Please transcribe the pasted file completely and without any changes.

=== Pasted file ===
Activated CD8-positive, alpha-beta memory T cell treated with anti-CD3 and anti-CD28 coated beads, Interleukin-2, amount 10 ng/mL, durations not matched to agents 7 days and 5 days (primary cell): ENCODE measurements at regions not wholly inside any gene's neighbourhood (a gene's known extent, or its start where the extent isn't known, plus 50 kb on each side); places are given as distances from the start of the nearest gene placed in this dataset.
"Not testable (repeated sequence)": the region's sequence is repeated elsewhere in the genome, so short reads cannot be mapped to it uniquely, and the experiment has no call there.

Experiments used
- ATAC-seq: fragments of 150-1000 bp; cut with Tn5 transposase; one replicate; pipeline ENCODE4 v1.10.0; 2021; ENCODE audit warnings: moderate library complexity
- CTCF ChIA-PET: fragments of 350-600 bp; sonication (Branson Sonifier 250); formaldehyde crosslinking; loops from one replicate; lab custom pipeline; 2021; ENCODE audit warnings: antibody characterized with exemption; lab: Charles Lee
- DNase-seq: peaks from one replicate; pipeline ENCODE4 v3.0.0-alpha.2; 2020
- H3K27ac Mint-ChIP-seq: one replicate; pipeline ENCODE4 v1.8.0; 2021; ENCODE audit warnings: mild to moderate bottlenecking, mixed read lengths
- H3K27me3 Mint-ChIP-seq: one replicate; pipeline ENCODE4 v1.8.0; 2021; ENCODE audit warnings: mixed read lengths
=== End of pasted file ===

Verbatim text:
Activated CD8-positive, alpha-beta memory T cell treated with anti-CD3 and anti-CD28 coated beads, Interleukin-2, amount 10 ng/mL, durations not matched to agents 7 days and 5 days (primary cell): ENCODE measurements at regions not wholly inside any gene's neighbourhood (a gene's known extent, or its start where the extent isn't known, plus 50 kb on each side); places are given as distances from the start of the nearest gene placed in this dataset.
"Not testable (repeated sequence)": the region's sequence is repeated elsewhere in the genome, so short reads cannot be mapped to it uniquely, and the experiment has no call there.

Experiments used
- ATAC-seq: fragments of 150-1000 bp; cut with Tn5 transposase; one replicate; pipeline ENCODE4 v1.10.0; 2021; ENCODE audit warnings: moderate library complexity
- CTCF ChIA-PET: fragments of 350-600 bp; sonication (Branson Sonifier 250); formaldehyde crosslinking; loops from one replicate; lab custom pipeline; 2021; ENCODE audit warnings: antibody characterized with exemption; lab: Charles Lee
- DNase-seq: peaks from one replicate; pipeline ENCODE4 v3.0.0-alpha.2; 2020
- H3K27ac Mint-ChIP-seq: one replicate; pipeline ENCODE4 v1.8.0; 2021; ENCODE audit warnings: mild to moderate bottlenecking, mixed read lengths
- H3K27me3 Mint-ChIP-seq: one replicate; pipeline ENCODE4 v1.8.0; 2021; ENCODE audit warnings: mixed read lengths